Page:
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AAGBI SAFETY GUIDELINE Arterial line blood sampling: preventing hypoglycaemic brain injury Published by The Association

AAGBI SAFETY GUIDELINE

Arterial line blood sampling: preventing hypoglycaemic brain injury

Published by The Association of Anaesthetists of Great Britain & Ireland

September 2014

This guideline was originally published in Anaesthesia . If you wish to refer to this guideline, please use the following reference:

Association of Anaesthetists of Great Britain and Ireland. Arterial line blood sampling: preventing hypoglycaemic brain injury 2014. Anaesthesia 2014, 69: pages 380–385

This guideline can be viewed online via the following URL:

http://onlinelibrary.wiley.com/doi/10.1111/anae.12536/abstract

© The Association of Anaesthetists of Great Britain & Ireland

Guidelines

Guidelines Arterial line blood sampling: preventing hypoglycaemic brain injury 2014 The Association of Anaesthetists of

Arterial line blood sampling: preventing hypoglycaemic brain injury 2014

The Association of Anaesthetists of Great Britain and Ireland

Membership of the Working Party: T. E. Woodcock, T. M. Cook, K. J. Gupta and A. Hartle

Summary

Drawing samples from an indwelling arterial line is the method of choice for frequent blood analysis in adult critical care areas. Sodium chloride 0.9% is the recommended ush solution for maintaining the patency of arterial catheters, but it is easy to confuse with glucose-con- taining bags on rapid visual examination. The unintentional use of a glucose-containing solution has resulted in artefactually high glucose concentrations in blood samples drawn from the arterial line, leading to insulin administration causing hypoglycaemia and fatal neuroglycopenic brain injury. Recent data show that it remains a common error for incorrect uids to be administered as arterial line ush infusions. Adherence to the National Patient Safety Agency s 2008 Rapid Response Report on this topic may not be enough to prevent such errors. This guideline makes detailed recommendations on the prescription, checking and administration of arterial line infusions in adult practice. We also make recommendations about storage, arterial pressure monitoring and sampling systems and techniques. Finally, we make recommendations about glucose monitoring and insulin administration. It is intended that adherence to these guidelines will reduce the frequency of sample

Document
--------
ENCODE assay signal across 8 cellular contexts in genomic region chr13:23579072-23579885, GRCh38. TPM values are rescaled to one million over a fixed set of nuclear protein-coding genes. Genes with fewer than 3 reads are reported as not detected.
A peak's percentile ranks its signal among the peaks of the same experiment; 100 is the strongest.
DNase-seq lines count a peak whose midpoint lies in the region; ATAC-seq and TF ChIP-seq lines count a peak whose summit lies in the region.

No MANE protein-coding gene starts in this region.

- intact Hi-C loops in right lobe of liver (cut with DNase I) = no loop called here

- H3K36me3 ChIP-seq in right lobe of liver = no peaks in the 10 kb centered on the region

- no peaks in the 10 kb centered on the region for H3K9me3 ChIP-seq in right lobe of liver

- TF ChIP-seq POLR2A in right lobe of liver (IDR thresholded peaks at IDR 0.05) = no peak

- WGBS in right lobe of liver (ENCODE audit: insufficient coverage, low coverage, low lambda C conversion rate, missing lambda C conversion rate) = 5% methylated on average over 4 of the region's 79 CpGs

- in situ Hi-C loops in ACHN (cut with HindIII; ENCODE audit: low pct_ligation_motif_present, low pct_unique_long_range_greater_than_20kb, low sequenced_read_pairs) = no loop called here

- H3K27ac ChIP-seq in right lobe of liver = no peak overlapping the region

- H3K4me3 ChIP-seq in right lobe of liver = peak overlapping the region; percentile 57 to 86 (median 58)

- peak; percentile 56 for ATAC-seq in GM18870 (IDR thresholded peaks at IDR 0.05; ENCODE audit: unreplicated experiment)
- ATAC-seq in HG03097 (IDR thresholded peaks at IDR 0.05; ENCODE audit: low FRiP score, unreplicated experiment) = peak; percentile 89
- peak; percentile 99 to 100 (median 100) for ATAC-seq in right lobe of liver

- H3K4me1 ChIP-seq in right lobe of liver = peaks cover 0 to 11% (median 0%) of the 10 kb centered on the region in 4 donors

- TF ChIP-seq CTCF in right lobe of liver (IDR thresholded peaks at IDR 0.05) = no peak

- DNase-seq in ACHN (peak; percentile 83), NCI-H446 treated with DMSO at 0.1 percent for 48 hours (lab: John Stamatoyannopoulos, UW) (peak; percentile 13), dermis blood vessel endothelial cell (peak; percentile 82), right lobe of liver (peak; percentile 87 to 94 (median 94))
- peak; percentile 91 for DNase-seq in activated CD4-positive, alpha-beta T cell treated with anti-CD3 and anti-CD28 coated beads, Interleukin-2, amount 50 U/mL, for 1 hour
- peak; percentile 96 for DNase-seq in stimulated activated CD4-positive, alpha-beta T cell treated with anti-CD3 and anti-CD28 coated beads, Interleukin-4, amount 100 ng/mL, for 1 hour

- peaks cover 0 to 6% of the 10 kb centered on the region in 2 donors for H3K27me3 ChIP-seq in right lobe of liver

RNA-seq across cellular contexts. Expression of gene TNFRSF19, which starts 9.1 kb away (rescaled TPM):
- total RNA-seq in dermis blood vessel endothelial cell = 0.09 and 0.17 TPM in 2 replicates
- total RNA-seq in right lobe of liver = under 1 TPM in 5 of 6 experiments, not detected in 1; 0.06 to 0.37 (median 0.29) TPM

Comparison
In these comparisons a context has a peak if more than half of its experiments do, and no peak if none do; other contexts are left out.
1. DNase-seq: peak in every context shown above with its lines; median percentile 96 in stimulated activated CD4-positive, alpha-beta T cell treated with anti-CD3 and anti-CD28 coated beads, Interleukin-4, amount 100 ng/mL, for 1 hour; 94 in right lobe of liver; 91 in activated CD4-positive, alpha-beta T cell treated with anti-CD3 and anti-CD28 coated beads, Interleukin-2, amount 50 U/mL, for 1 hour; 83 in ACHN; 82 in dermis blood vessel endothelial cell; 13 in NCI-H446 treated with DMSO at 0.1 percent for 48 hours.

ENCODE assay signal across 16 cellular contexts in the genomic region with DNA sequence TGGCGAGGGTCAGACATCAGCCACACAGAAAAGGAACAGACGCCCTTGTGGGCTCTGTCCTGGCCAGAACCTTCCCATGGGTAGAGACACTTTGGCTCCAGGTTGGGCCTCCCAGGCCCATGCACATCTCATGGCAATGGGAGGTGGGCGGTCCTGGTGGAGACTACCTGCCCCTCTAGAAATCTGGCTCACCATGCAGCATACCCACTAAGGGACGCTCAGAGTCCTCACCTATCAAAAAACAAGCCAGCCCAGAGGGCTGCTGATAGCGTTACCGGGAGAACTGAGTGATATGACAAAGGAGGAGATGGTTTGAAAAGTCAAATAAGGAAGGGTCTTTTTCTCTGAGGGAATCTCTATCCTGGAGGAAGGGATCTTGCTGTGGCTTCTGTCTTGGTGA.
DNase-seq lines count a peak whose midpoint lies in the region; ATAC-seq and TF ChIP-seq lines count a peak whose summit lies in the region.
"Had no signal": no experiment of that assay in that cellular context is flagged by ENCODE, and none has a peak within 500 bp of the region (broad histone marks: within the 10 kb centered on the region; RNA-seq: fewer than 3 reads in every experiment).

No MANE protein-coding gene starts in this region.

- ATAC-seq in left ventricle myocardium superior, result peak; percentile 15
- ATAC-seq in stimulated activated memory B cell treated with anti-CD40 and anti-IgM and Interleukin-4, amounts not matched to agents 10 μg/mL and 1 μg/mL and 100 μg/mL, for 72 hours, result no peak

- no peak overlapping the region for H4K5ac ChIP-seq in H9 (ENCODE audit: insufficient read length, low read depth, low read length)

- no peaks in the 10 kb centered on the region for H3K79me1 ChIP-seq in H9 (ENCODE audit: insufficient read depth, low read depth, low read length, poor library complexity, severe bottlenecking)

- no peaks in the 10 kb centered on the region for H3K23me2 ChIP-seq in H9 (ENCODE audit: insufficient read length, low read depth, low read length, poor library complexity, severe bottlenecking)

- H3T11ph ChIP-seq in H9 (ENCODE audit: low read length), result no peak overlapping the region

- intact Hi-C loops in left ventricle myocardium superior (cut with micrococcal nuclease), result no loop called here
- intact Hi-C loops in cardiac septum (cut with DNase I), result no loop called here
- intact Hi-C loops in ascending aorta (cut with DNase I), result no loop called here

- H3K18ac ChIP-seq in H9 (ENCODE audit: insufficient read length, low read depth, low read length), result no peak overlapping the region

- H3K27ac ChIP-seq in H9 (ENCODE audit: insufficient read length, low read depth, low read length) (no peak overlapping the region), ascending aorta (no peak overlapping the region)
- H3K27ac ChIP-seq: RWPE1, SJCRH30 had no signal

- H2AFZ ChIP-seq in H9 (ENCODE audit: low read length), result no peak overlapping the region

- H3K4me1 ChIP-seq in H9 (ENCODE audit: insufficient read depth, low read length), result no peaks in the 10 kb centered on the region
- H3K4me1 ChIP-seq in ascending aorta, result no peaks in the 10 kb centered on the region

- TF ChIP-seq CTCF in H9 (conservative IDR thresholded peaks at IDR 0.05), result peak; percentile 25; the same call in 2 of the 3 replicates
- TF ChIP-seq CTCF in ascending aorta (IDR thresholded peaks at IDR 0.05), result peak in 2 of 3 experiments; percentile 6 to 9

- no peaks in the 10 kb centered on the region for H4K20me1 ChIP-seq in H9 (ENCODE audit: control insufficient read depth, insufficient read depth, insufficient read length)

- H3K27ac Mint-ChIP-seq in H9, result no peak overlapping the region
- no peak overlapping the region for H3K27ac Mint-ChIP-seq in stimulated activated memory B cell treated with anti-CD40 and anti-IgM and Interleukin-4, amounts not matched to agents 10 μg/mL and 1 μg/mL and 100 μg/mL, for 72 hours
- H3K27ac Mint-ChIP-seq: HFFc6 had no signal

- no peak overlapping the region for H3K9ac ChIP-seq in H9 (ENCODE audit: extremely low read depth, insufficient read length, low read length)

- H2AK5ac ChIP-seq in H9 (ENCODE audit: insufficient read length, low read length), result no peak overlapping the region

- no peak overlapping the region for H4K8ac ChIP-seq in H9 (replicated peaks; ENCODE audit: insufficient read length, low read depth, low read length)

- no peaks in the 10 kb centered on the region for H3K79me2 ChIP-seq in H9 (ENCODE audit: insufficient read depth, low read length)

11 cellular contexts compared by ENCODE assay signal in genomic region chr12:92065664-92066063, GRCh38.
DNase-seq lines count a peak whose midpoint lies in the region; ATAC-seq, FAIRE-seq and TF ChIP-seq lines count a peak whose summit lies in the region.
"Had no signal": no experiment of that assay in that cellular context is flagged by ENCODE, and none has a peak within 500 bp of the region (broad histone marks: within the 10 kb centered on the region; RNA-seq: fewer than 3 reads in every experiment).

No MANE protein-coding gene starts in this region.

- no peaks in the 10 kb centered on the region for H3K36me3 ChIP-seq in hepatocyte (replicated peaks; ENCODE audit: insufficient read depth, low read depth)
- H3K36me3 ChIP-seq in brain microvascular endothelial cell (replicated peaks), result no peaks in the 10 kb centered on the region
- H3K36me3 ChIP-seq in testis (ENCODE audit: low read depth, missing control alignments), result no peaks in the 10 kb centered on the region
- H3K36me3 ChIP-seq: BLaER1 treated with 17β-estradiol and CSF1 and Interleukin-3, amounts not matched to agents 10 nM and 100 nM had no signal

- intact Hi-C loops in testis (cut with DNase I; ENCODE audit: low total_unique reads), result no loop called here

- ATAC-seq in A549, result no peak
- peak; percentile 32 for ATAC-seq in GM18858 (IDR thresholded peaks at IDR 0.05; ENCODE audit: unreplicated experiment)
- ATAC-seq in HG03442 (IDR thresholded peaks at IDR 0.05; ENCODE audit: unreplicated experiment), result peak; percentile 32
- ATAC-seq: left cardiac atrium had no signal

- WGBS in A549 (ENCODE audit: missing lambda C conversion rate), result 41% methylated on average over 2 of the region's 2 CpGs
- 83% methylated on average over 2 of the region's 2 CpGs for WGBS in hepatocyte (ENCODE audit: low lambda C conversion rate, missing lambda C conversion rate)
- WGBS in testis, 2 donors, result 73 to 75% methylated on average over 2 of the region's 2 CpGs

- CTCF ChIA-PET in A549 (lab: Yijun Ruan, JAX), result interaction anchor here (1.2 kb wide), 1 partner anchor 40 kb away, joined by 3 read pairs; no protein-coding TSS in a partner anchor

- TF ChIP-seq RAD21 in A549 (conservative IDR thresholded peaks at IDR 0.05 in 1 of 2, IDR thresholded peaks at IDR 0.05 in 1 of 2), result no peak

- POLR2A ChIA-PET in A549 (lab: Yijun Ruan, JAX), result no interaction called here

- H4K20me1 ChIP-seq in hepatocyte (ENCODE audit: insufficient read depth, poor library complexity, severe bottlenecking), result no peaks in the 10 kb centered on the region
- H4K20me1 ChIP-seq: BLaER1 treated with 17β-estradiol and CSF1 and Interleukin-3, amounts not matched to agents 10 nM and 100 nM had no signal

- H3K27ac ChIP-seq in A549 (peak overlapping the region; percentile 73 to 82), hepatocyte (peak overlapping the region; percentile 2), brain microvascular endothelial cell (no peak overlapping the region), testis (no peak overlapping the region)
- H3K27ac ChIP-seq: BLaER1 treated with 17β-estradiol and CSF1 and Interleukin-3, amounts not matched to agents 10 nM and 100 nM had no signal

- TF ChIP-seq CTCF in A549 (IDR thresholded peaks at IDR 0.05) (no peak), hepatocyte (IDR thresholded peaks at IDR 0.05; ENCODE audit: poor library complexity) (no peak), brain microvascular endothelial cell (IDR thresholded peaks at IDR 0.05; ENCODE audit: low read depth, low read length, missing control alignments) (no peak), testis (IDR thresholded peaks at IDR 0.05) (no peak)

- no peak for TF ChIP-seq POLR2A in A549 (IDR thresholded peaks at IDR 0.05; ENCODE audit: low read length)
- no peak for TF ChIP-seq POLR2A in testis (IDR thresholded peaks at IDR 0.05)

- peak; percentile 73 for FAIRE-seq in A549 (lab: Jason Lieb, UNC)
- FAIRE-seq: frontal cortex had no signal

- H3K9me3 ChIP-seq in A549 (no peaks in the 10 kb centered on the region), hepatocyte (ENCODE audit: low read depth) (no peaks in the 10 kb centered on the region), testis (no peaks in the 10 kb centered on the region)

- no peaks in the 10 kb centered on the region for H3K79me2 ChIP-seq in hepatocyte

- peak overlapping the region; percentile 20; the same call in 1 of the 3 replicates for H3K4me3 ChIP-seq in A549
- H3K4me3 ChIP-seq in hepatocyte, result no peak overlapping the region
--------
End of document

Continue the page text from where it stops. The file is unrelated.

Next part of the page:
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contamination errors in arterial line use and capture events, when they do occur, before they cause patient harm.

This is a consensus document produced by expert members of a Sprint Working Party established by the Association of Anaesthetists of Great Britain and Ireland (AAGBI). It has been seen and approved by the AAGBI Board. Accepted: 5 November 2013

What other guideline statements are available on this topic? In July 2008, a National Patient Safety Agency (NPSA) Rapid Response Report was released [1], highlighting examples of patient harm result- ing from glucose-containing ush infusions contaminating blood sam- ples drawn from arterial lines [2, 3]. Subsequently, it was reported to the Safe Anaesthesia Liaison Group in 2011 that the NPSA had received 169 further incident reports, featuring 31 glucose monitoring errors (personal communication, Prof. D. Cousins, NHS England). The Medicines and Healthcare products Regulatory Authority (MHRA) issued a Drug Safety Update on the issue in 2012 [4].